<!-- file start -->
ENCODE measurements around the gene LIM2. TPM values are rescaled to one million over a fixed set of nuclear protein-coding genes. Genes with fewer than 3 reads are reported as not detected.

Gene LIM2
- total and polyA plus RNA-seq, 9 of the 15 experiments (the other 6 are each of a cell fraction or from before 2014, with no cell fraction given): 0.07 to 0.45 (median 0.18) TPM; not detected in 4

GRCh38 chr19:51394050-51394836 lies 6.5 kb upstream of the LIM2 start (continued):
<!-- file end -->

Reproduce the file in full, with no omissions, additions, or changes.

ENCODE measurements around the gene LIM2. TPM values are rescaled to one million over a fixed set of nuclear protein-coding genes. Genes with fewer than 3 reads are reported as not detected.

Gene LIM2
- total and polyA plus RNA-seq, 9 of the 15 experiments (the other 6 are each of a cell fraction or from before 2014, with no cell fraction given): 0.07 to 0.45 (median 0.18) TPM; not detected in 4

GRCh38 chr19:51394050-51394836 lies 6.5 kb upstream of the LIM2 start (continued):